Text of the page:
Evaluation of the functional capacity in dogs with naturally acquired heart disease

https://doi.org/10.17221/6808-VETMEDCitation:Agudelo C., Schanilec P. (2013): Evaluation of the functional capacity in dogs with naturally acquired heart disease. Veterinarni Medicina, 58: 264-270.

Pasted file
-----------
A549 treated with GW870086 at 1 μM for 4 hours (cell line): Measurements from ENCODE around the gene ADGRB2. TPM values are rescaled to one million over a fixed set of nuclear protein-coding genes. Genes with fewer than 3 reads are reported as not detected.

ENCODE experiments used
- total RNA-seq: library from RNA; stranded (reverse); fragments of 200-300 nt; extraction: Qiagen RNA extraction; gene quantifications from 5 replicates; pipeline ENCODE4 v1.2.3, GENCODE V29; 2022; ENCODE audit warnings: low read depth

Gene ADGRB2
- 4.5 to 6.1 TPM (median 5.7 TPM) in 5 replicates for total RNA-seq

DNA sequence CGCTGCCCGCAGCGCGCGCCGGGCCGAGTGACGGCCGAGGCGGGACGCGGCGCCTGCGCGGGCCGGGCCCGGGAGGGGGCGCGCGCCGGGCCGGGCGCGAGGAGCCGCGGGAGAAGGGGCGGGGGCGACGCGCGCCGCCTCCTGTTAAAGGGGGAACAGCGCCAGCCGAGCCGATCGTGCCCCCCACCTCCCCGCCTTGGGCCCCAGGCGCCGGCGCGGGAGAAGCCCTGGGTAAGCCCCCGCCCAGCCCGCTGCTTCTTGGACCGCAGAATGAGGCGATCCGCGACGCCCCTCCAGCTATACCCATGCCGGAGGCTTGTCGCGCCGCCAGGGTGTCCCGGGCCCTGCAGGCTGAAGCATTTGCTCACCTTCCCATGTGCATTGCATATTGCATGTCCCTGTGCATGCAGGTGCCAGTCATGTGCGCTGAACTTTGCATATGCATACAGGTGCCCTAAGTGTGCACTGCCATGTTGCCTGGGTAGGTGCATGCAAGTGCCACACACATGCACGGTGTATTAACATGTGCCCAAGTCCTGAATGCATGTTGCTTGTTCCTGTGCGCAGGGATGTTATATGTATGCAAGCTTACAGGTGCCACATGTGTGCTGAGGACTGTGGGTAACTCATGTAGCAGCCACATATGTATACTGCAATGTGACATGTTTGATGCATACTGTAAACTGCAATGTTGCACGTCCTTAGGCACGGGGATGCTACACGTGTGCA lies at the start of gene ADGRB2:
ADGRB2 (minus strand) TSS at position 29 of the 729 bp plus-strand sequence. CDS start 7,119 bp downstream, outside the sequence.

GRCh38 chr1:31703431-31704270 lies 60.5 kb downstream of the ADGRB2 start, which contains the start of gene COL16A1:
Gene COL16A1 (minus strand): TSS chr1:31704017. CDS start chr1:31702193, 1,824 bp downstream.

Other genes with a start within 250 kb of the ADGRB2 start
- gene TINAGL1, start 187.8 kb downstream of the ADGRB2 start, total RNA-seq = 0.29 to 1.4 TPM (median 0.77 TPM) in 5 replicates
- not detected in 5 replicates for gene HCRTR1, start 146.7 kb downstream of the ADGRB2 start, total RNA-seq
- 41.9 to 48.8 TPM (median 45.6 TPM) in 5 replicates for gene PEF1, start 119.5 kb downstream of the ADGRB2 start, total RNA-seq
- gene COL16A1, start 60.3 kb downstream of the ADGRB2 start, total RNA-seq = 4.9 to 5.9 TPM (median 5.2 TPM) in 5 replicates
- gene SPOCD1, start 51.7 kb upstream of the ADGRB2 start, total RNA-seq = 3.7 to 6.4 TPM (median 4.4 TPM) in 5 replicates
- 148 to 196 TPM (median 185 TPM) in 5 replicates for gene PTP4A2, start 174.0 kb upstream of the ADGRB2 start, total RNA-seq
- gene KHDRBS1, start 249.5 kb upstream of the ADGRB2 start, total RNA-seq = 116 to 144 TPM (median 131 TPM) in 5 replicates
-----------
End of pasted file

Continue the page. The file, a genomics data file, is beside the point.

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Functional capacity is the physical ability to perform a defined task. In humans it can be evaluated by using exercise testing, for instance sub-maximal exercise tests. Walking tests are widely used variations of sub-maximal exercise tests and in human medicine are considered to be realistically related to daily physical activity and prognosis in patients with heart failure. The aim of this study was to assess a sub-maximal exercise test in dogs with varying degrees of heart disease. The 6-minute walking test was used to test the functional capacity in healthy dogs and dogs with heart disease (degenerative mitral valve disease). Three groups of untrained owned dogs were compared. Two groups were dogs had mild and moderate degenerative mitral valve disease (ME-1 and ME-2, respectively) and the third group comprised healthy dogs with the same age and size conditions. Both groups of dogs with mitral valve disease walked shorter distances during 6 min (control 448.92 m; ME-1: 406.89 m; ME-2: 350.04 m). The influence of the test on the heart rate, electrocardiography and blood pressure was also evaluated. Although the 6-minute walking test has already been tested in healthy dogs, dogs with chronic pulmonary disease and dogs with artificially induced heart disease, this is the first time that this test has been validated in elderly dogs with naturally acquired heart disease. Thus, we demonstrate here that this test can be used reliably for assessing functional capacity in dogs with heart disease.  
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